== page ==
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A big question facing Republicans next year is how to pass a national healthcare reform law without taking a beating on Election Day.

Obamacare has been implemented, and 20 million Americans have health insurance through the law. That means Republicans have to figure out how they will keep their promise to repeal Obamacare without angering the people who already receive coverage from the law.

It’s a critical question for the GOP, as a matter of policy and politics, and they know from beating Democrats across the country how an unpopular healthcare bill can poison a lawmaker’s re-election chances.

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The worm is about to turn in health policy and politics when Republicans shift from throwing stones to owning the problems of the health system and the Affordable Care Act or its replacement, as President Barack Obama and Democrats have for the past eight years. It’s hard to predict how events will play out, but it’s likely that grand plans to repeal and replace Obamacare, convert Medicaid to a “block grant” program, and transform Medicare into a premium support program could be whittled down or delayed as details of such sweeping changes, and their consequences, become part of the debate.

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 Repealing Obamacare will be the first priority of congressional Republicans when Donald Trump takes office in January, House Speaker Paul Ryan told CBS’s “60 Minutes.” “Well, the first bill we’re going to be working on is our Obamacare legislation,” he said in an interview airing Sunday night, though he declined to offer a timetable. “We want to make sure that we have a good transition period, so that people can get better coverage at a better price.” When pressed by anchor Scott Pelley, who asked about a three-year transition, Ryan said, “I don’t know the answer to that right now. What we know is we have to make good on this promise. We have to bring relief as fast as possible to people who are struggling under Obamacare.”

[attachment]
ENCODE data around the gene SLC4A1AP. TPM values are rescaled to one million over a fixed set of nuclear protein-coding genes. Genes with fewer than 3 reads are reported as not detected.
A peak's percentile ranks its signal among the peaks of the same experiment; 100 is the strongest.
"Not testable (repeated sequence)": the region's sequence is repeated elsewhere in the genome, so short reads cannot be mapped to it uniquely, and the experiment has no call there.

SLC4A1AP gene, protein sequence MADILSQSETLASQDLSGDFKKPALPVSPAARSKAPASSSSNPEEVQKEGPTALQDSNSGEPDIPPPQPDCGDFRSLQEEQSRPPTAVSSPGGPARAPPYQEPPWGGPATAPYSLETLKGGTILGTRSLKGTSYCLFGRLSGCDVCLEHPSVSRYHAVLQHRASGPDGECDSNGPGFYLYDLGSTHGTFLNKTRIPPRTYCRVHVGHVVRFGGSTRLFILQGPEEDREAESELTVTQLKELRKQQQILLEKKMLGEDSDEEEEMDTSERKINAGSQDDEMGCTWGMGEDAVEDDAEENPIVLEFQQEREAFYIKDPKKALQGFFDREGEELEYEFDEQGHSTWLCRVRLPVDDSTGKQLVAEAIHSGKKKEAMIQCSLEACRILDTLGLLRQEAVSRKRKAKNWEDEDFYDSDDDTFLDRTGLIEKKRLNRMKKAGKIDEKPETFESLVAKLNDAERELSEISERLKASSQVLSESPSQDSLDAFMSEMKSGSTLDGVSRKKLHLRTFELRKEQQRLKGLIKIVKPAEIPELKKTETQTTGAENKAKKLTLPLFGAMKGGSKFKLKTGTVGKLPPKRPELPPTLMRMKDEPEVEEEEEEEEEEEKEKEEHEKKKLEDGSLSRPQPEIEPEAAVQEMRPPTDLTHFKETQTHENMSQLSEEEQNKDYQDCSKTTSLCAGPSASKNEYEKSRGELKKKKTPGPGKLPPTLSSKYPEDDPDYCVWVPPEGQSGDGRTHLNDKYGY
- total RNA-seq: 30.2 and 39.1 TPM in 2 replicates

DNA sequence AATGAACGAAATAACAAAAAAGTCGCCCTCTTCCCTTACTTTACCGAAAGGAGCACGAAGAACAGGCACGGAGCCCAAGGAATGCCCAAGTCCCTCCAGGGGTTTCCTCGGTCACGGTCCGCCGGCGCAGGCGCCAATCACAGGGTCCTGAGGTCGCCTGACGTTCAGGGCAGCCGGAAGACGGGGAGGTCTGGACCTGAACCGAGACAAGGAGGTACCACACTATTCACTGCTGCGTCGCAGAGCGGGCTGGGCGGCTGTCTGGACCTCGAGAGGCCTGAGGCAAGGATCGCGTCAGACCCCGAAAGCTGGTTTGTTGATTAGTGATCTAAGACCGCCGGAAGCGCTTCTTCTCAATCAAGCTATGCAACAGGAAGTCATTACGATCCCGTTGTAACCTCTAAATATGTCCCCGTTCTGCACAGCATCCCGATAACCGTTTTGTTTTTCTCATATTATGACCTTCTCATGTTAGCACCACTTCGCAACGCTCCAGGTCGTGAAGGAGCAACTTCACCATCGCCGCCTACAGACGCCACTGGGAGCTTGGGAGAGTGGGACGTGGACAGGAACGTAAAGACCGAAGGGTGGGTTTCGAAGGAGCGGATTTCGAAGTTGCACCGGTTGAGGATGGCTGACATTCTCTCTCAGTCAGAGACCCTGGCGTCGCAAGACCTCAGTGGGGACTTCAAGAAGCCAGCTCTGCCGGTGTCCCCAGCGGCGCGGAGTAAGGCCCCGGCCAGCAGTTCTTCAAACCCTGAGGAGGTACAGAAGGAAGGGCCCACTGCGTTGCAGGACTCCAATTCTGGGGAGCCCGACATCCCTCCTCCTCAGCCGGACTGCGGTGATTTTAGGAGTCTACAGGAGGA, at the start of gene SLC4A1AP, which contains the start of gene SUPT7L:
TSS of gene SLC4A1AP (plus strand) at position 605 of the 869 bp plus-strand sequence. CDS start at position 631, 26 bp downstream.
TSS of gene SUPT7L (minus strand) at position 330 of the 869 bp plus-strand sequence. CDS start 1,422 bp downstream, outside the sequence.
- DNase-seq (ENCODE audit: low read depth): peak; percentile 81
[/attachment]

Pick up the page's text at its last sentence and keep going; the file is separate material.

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Incoming Health and Human Services Secretary Tom Price is now assisted, instead of annoyed, by the big, executive powers granted by Obamacare.

As Price takes the helm at HHS, he will succeed Obama appointees he had sharply criticized for taking wide latitude in implementing the Affordable Care Act.

Now that the tables have turned, and Republicans hold the White House, Price will have the ability to reverse, rewrite or do away with dozens of rules and guidance spelling out exactly how individuals, businesses, health providers, insurers and states should comply with the healthcare law’s many requirements.

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Republicans are pitching Obamacare “repeal and delay”—the idea of quickly repealing the ACA, but leaving it in place for three years as they craft a replacement. But one key health care expert threw cold water on that idea. Robert Laszewski, president of Health Policy and Strategy Associates, warned the strategy could send the market into “death throes.”  He argues that to stabilize the insurance market and ensure that health insurers don’t flee is for the federal government to guarantee to cover their losses. But the politics of that aren’t easy because it would mean funding the three R’s— (risk adjustment, reinsurance, and risk corridors, all programs that subsidize insurance carriers that have significant losses.)